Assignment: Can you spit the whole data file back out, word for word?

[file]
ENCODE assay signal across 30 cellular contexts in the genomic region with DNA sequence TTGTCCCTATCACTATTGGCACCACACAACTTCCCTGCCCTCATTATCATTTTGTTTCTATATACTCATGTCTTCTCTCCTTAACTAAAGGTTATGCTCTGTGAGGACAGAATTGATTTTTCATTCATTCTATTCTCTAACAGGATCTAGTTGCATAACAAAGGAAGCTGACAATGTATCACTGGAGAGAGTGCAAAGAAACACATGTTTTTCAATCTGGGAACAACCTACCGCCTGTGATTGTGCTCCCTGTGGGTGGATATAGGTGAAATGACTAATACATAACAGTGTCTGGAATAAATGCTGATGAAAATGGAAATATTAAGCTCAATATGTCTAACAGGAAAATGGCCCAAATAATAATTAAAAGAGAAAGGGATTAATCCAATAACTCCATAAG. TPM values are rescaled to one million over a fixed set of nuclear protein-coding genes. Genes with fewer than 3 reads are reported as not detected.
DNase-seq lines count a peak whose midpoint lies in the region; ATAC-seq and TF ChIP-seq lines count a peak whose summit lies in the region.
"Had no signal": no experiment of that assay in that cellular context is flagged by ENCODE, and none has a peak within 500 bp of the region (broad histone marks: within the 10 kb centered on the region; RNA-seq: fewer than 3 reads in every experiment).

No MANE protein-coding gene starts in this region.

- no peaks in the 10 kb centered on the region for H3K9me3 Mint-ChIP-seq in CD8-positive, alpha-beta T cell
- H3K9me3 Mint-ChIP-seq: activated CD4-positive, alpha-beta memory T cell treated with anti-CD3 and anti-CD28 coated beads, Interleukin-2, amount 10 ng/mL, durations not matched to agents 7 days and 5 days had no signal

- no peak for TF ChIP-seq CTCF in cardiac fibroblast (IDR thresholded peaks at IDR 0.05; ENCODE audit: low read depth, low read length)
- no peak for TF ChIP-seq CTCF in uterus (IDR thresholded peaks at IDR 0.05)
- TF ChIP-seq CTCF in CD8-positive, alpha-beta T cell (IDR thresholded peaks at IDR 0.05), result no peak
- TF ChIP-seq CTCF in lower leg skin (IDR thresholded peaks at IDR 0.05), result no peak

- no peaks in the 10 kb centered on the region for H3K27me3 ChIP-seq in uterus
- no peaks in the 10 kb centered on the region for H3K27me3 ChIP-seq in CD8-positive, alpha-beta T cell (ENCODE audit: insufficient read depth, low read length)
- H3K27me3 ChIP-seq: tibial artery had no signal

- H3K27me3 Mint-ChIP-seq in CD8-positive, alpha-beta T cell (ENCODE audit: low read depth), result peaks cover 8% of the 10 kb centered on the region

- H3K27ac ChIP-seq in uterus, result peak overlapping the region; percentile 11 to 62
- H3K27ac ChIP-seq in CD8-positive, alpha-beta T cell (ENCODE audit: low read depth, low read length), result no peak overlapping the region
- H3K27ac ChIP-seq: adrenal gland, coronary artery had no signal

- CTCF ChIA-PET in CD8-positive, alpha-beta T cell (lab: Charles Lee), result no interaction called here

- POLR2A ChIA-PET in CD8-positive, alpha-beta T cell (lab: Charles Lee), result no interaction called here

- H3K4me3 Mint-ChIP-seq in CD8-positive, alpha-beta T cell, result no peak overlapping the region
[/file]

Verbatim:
ENCODE assay signal across 30 cellular contexts in the genomic region with DNA sequence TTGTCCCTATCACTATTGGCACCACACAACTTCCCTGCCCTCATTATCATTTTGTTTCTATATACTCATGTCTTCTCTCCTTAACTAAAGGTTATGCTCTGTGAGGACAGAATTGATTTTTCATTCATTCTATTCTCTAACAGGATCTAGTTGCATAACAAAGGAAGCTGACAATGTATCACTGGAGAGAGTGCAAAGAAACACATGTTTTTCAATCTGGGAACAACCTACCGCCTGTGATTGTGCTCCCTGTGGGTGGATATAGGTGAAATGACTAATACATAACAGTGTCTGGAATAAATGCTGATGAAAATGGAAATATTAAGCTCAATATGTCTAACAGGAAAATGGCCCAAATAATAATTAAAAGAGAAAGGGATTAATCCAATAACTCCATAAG. TPM values are rescaled to one million over a fixed set of nuclear protein-coding genes. Genes with fewer than 3 reads are reported as not detected.
DNase-seq lines count a peak whose midpoint lies in the region; ATAC-seq and TF ChIP-seq lines count a peak whose summit lies in the region.
"Had no signal": no experiment of that assay in that cellular context is flagged by ENCODE, and none has a peak within 500 bp of the region (broad histone marks: within the 10 kb centered on the region; RNA-seq: fewer than 3 reads in every experiment).

No MANE protein-coding gene starts in this region.

- no peaks in the 10 kb centered on the region for H3K9me3 Mint-ChIP-seq in CD8-positive, alpha-beta T cell
- H3K9me3 Mint-ChIP-seq: activated CD4-positive, alpha-beta memory T cell treated with anti-CD3 and anti-CD28 coated beads, Interleukin-2, amount 10 ng/mL, durations not matched to agents 7 days and 5 days had no signal

- no peak for TF ChIP-seq CTCF in cardiac fibroblast (IDR thresholded peaks at IDR 0.05; ENCODE audit: low read depth, low read length)
- no peak for TF ChIP-seq CTCF in uterus (IDR thresholded peaks at IDR 0.05)
- TF ChIP-seq CTCF in CD8-positive, alpha-beta T cell (IDR thresholded peaks at IDR 0.05), result no peak
- TF ChIP-seq CTCF in lower leg skin (IDR thresholded peaks at IDR 0.05), result no peak

- no peaks in the 10 kb centered on the region for H3K27me3 ChIP-seq in uterus
- no peaks in the 10 kb centered on the region for H3K27me3 ChIP-seq in CD8-positive, alpha-beta T cell (ENCODE audit: insufficient read depth, low read length)
- H3K27me3 ChIP-seq: tibial artery had no signal

- H3K27me3 Mint-ChIP-seq in CD8-positive, alpha-beta T cell (ENCODE audit: low read depth), result peaks cover 8% of the 10 kb centered on the region

- H3K27ac ChIP-seq in uterus, result peak overlapping the region; percentile 11 to 62
- H3K27ac ChIP-seq in CD8-positive, alpha-beta T cell (ENCODE audit: low read depth, low read length), result no peak overlapping the region
- H3K27ac ChIP-seq: adrenal gland, coronary artery had no signal

- CTCF ChIA-PET in CD8-positive, alpha-beta T cell (lab: Charles Lee), result no interaction called here

- POLR2A ChIA-PET in CD8-positive, alpha-beta T cell (lab: Charles Lee), result no interaction called here

- H3K4me3 Mint-ChIP-seq in CD8-positive, alpha-beta T cell, result no peak overlapping the region